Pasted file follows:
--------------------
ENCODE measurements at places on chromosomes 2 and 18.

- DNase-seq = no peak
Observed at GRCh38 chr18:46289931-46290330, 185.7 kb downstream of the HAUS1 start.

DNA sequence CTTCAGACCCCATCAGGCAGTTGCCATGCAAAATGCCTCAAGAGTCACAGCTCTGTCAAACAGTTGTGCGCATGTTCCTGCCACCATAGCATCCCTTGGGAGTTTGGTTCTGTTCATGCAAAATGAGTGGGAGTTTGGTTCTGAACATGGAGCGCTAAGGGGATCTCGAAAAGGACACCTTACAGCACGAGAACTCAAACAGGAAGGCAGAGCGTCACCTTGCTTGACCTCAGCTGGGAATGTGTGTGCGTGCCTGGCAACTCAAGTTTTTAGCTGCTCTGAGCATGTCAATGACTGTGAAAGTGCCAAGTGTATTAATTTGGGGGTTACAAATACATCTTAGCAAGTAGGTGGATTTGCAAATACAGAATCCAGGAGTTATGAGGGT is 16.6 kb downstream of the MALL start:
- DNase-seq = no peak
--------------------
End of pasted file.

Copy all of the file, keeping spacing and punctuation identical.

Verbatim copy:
ENCODE measurements at places on chromosomes 2 and 18.

- DNase-seq = no peak
Observed at GRCh38 chr18:46289931-46290330, 185.7 kb downstream of the HAUS1 start.

DNA sequence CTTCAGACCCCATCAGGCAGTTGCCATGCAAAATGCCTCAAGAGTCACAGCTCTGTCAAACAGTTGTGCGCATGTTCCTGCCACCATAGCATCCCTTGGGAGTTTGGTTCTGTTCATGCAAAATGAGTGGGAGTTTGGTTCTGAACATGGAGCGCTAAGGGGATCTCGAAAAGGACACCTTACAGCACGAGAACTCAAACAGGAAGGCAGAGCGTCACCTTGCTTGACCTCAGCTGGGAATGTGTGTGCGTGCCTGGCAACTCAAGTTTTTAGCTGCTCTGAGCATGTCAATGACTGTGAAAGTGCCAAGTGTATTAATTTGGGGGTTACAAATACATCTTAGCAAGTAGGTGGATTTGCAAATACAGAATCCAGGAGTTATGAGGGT is 16.6 kb downstream of the MALL start:
- DNase-seq = no peak